Friday, May 20, 2011

Gamer ADD Junkyard: Lovecraft Country for D&D

"What is the most resilient parasite? An idea. Resilient, highly contagious. Once an idea has taken hold of the brain it's almost impossible to eradicate..."

The Junkyard:  This is the place where I'll post campaign ideas, notions, and high concepts that just haven't gotten built.  Yet.

Folks running D&D games love to talk about putting a touch of Lovecraft in their D&D games .  I'm sure I'm not the only one who returns again and again to the idea of tweaking the tropes of D&D and running a Lovecraftian D&D game world.  The popular Weird Fantasy Roleplaying game nudges D&D that way, toning down the clerical and arcane magic, and amping the grittiness.  But just the other day I had one of those simplistic ideas that's just crazy enough to work - instead of trying to put some Lovecraft into my D&D game, how about putting some D&D into a Lovecraft game?

Here's the basic idea:  Chaosium created a Call of Cthulhu sandbox some years ago by publishing sourcebooks penned by Keith Herber for the major areas of Lovecraft Country - Arkham, Dunwich, Kingsport, Innsmouth, even Tales of the Miskatonic Valley.  The towns are fully detailed, populated with NPCs; each book has a few mini-adventures, and provides the ability to play follow-up stories to some of the famous Lovecraft tales.  It would not be hard to transplant these 3-4 sleepy little New England towns to someplace like the south of England, late in the Renaissance or during the age of sail, and run Lovecraft Country as a magic-light D&D game.

Arkham featured the famous Witch House (Dreams in the Witch House… has a familiar ring to it, eh?), along with Keziah Mason and Brown Jenkin; there's a graveyard that's home to dozens of ghouls, the famous Miskatonic University restricted collection, and plenty of other Lovecraft stories are in Arkham.  The University frequently finances expeditions to distant ruins, and could serve a similar role here.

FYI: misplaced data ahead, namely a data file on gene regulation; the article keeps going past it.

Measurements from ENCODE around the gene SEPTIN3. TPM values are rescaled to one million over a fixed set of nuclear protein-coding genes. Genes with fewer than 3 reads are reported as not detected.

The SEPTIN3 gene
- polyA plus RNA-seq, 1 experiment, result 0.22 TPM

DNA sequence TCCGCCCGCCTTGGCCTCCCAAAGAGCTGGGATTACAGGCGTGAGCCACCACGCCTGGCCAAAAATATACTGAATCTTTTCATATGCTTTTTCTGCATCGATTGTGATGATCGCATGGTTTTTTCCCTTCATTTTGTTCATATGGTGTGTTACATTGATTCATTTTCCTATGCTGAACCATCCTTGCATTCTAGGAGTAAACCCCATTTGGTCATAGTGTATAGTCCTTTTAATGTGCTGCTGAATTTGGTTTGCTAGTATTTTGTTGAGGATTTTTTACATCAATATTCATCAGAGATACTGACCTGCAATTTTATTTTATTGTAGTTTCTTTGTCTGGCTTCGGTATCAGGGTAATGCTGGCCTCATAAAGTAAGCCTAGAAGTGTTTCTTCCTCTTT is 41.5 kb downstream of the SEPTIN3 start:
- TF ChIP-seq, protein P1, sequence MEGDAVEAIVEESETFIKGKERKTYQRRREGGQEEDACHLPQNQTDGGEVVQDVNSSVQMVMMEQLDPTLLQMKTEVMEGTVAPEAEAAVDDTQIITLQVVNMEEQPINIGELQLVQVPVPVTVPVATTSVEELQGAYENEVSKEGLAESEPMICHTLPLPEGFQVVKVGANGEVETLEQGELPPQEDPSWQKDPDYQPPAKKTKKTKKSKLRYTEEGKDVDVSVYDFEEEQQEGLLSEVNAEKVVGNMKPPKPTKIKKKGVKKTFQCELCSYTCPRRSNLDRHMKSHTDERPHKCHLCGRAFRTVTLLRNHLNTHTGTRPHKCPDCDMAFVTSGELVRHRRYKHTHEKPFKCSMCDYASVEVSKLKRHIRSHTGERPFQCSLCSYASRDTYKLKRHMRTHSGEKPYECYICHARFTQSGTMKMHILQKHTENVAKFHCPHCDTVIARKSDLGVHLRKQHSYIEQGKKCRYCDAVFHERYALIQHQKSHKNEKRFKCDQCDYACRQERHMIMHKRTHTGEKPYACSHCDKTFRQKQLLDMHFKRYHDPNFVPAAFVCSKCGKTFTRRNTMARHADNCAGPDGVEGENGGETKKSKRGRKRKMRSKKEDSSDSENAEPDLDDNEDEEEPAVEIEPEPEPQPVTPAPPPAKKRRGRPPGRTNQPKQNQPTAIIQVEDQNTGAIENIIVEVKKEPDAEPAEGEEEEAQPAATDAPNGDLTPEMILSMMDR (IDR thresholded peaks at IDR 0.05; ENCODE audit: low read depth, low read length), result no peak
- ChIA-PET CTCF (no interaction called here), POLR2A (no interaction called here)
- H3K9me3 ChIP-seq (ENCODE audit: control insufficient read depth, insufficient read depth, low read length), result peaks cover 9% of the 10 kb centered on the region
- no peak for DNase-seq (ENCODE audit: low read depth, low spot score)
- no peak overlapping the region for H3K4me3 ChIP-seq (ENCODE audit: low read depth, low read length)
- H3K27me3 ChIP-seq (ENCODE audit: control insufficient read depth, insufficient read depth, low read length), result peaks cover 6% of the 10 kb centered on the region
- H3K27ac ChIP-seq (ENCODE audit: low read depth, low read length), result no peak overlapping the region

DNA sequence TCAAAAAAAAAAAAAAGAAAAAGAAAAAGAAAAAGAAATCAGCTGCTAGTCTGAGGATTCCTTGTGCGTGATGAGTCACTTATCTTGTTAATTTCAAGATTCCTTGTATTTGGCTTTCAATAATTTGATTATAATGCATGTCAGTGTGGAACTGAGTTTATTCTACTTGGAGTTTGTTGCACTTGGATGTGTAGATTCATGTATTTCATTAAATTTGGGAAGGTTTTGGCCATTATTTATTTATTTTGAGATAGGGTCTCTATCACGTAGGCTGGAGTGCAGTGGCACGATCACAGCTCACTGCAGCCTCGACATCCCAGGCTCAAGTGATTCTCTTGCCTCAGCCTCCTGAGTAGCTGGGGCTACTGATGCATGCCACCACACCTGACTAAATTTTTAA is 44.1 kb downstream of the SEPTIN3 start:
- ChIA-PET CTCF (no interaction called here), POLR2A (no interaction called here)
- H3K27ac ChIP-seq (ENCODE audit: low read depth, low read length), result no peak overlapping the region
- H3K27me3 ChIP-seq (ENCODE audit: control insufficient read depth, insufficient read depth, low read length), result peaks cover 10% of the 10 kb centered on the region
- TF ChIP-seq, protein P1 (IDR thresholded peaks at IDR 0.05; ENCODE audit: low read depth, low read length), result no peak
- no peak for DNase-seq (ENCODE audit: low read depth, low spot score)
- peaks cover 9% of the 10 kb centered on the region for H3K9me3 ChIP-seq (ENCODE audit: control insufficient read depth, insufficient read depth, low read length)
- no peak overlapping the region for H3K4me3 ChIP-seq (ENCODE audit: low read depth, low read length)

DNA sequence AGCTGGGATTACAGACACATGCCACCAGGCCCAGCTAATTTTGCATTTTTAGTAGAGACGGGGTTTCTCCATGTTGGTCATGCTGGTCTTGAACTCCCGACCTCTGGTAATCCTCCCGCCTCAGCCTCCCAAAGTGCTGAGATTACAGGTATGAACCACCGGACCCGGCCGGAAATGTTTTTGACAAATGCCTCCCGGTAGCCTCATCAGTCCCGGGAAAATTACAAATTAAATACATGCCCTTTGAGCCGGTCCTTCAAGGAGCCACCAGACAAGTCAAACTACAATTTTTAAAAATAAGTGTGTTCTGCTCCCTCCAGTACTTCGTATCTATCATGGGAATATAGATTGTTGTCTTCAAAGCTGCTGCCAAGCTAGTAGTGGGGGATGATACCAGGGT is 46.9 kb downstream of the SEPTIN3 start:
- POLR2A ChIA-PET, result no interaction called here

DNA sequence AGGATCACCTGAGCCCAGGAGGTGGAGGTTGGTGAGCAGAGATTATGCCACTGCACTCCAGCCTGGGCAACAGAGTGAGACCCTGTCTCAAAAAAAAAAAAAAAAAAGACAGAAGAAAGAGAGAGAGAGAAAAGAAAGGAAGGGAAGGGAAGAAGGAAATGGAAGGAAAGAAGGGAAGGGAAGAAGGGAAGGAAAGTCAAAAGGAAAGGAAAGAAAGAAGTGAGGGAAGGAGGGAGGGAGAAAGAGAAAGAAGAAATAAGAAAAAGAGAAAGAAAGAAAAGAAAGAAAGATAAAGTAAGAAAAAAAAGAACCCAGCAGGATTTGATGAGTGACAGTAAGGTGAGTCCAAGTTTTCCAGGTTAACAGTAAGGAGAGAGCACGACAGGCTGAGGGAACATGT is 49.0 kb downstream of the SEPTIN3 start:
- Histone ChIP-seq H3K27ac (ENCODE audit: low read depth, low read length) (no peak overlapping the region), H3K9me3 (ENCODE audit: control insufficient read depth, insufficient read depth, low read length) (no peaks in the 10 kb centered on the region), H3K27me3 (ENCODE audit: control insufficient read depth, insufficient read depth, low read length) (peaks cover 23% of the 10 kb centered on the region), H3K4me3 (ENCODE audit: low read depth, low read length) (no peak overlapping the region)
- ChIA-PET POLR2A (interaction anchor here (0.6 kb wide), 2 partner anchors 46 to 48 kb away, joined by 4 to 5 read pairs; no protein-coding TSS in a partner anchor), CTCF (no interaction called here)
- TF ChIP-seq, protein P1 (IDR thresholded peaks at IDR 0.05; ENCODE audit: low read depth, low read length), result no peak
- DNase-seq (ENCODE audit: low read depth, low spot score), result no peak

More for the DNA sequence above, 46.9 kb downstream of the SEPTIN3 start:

Dunwich has the sorcerous Whateleys, of course, but the Chaosium Dunwich adds a huge twist to the area in the form of sprawling underground caverns and a secret entrance to the lair of an elder god.

Kingsport is one of my favorite locales; there's the worm that walks, and an ancient cult of Tzulcha worshippers that travel to the lightless caverns beneath Central Hill (featured in the short Yule story, The Festival), and the The Strange High House in the Mist - a portal to the Dreamlands on the high cliff overlooking the town.  Awesomeness!

Innsmouth, with it's Deep One hybrids and Innsmouth look, seems cliché to me as gaming grist these days, but would still be fun to include.  I might emphasize more the sunken Deep One city of Y'ha-nthlei and the threats past the reef, though the Esoteric Order of Dagon does make an excellent villainous cult.  We could mix it up.

Statistically, it'd be an easy campaign to pull together - mash-up LOTFP Weird Fantasy with Realms of Crawling Chaos by Goblinoid Games.  There'd be no humanoids, limited or no demihumans, and low magic.  The benefit of having a few hundred sketched out NPCs and living/breathing towns (re-skinned for the 16th century) and littering the countryside with Lovecraftian plot hooks - that's the draw. Presto, instant Lovecraftian sandbox.  Heck, since it'd be in an alternate England, you could put in the Severn Valley and Campbell's Goatswood locations, too.  I love Y'golonac and Glaaki.

An obvious hook for the campaign would be the University and the College of Magic.  (Perhaps magic is still studied as a black science, though the church works tirelessly to get it completely banned).  One of the Arkham plot hooks in the Chaosium books involve some of the scientists at the University hearing about a recent meteorite and sending a group out to Dunwich to recover it; it very quickly plunges the characters into exploring both Arkham and Dunwich.  This would work fine to kick off a Weird Fantasy version, and then let the players run with it from there.

There's tension between arcane casters and clerics in the weird fantasy tradition (that whole witch hunt/heresy thing), but adding the Cthulhu Mythos creates a new dynamic.  Arcane casters can argue there actually is blasphemous magic involving Elder gods and insane cults that threatens them all, and gives clerical party members a plausible reason for temporarily teaming up with them, despite the church hierarchy crusading to close Miskatonic completely.  (I would make the standard magic user spell lists the 'acceptable magic' from the perspective of the majority of arcane casters, and the Mythos spells, from something like Realms of Crawling Chaos, as the banned magic found only in blasphemous Mythos tomes).